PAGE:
The case write-ups should be no more than three double-spaced pages (750 words). You may choose any two cases to analyze. Submit each write-up on the night before the case is to be discussed. These are individual assignments; please write up the case on your own, not with your team. The write-ups are intended to be analytical discussions of some issue central to the case. Please do not write a summary of the case or repeat case facts except to bolster your argument. Based on the information provided in the case materials, please be analytically critical and evaluative. You should propose alternate managerial views and action plans whenever appropriate and discuss the relevance and applicability of the frameworks proposed in the readings and lectures. In short, you should write what you think of the situation in the case and not merely what the author of the case says.
Participation in class and small-group interactions, combined with feedback from your host company, will account for 25 percent of the grade. We will cold-call students throughout every session. Attendance at and preparation for every class is expected. Please talk to us if you need to miss a class. We are willing to consider any reasonable explanation for why you can't attend class, but each unexplained absence reduces your grade by 5 percent. Missing 3 classes, breakout sessions, or group meetings during class hours with faculty or outside advisors constitutes an automatic failure of the course. There will also be an intra-team evaluation at the end of IAP. In other words, you get to say who did the work.
We will post the list of potential host companies and projects on the G-Lab external site during September. Each team will have a faculty member serving as the advisor for all aspects of the project. It is your team's responsibility, however, to negotiate and manage all aspects of the work plan and the project. After your team has been matched with a host company, you will make contact, begin building the relationship, and discuss the project. Based on those discussions, your team will create a detailed workplan outlining the project scope, deliverables and milestones. Your team will submit the workplan on Ses #12 for faculty review. Once your faculty advisor has given you feedback, you will incorporate the feedback into a revised workplan and obtain your host company's sign-off by Ses #14.
Remote (MIT-based) Internship and Interim Research Report (IRR)
Your team will undertake a great deal of preliminary research and analysis on your project during the fall. The IRR will provide an overview of your team's work from two primary perspectives:
- A process-based summary of team activity, including benchmarking against your project workplan and reporting on overall project status.
- A substantive interim report on your project focus. You should provide an overview of the analytical frameworks you are employing and a summary of the research and analysis your team has completed while working remotely from MIT. This summary should include any relevant country, industry, and company analysis useful to your internship. Your team will submit the IRR on Ses #20 for faculty review. Once your faculty advisor has given you feedback, you will incorporate the feedback into a revised IRR and submit it to your host company by Ses #24.
On-Site Internship and Final Research Report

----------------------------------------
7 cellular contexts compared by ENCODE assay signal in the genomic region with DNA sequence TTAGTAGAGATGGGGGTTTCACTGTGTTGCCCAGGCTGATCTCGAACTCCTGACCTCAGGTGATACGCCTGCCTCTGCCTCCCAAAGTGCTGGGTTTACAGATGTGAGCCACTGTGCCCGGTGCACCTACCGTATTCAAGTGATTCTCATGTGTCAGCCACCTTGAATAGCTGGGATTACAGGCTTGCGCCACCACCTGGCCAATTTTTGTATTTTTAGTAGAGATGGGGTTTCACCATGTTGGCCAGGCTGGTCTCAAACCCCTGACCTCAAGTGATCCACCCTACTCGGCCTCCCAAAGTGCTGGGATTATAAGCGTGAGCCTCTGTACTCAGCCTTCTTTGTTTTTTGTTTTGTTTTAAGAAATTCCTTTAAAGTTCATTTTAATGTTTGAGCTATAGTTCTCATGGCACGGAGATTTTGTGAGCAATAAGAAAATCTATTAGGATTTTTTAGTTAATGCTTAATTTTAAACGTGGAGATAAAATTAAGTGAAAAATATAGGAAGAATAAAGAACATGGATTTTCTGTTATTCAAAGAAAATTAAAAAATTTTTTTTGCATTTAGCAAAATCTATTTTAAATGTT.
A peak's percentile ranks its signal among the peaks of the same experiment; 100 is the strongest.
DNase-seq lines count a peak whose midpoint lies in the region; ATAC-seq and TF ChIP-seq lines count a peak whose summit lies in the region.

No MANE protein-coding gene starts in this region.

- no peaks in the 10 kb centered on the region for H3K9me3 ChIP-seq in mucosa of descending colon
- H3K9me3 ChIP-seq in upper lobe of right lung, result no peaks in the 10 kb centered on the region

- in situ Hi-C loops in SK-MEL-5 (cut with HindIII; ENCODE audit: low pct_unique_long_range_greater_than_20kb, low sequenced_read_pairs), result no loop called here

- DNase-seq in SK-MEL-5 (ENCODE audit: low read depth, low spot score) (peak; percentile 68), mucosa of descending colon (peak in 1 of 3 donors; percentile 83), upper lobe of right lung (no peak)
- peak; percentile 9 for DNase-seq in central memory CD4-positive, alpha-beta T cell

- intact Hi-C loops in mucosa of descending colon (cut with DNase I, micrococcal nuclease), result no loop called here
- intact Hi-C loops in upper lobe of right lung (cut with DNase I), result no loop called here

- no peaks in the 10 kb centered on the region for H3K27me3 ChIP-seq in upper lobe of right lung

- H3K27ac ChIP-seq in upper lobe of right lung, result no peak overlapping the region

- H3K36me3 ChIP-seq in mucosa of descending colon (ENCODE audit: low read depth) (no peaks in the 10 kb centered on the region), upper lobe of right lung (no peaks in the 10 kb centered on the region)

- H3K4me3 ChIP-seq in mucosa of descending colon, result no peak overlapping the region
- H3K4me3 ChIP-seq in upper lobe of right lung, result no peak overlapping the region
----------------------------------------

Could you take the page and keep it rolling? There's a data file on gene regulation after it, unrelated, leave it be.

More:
The internship goal is for your team to work professionally on-site with senior management and staff as effective consultants. Your team must be all together, on-site, for a minimum of three consecutive weeks (Monday-Friday). As in any professional endeavor, you are to deliver analysis, advice and recommendations that are value-added, appropriate, and immediately useful to your company. You will make a formal presentation to your company at the end of your onsite internship and provide them with supporting written analysis and data as appropriate.
You will deliver a copy (or summary) of your company deliverables to your team advisor upon your return to MIT. The final report is due on Friday, one week following end of internship. The final written report should demonstrate your understanding of the company, its comparative strengths and weaknesses, and your project focus. In addition, you should integrate material relevant to the four goals of G-Lab, as outlined in the syllabus. For example, what specific issues does the company face because of where it is located? How exactly did you add value? How exactly have you added to your network of contacts? You should also provide reasonable forecasts for the future of the company, given your projections of the relevant macroeconomic and microeconomic environment.
The final report should be 20 double-spaced pages of text (approximately 5000 words), plus any tables and appendices that help the reader. One required appendix is the Resource Report, which is your team's compilation of all relevant resources on which you relied to get your project done efficiently. This will include not just bibliographical and standard research and trade industry data, but practical, networking and/or entrepreneurial resources you drew on. We will discuss the Resource Report and its content in class.
Note: In past years, outstanding teams have prepared their final report in a form that can be used effectively as a teaching case in MBA classes. We encourage this approach but do not require it. If your team would like to write its report as a case, please speak to your faculty advisor for approval.
We will hold a major G-Lab event on Monday, 10 days following end of internship, 11am-2pm. This will be open to the entire MIT community and is intended to highlight and publicize your work. Every team must prepare a poster and staff a presentation position during this event. It will be widely advertised and you should expect considerable interest, scrutiny, and questions.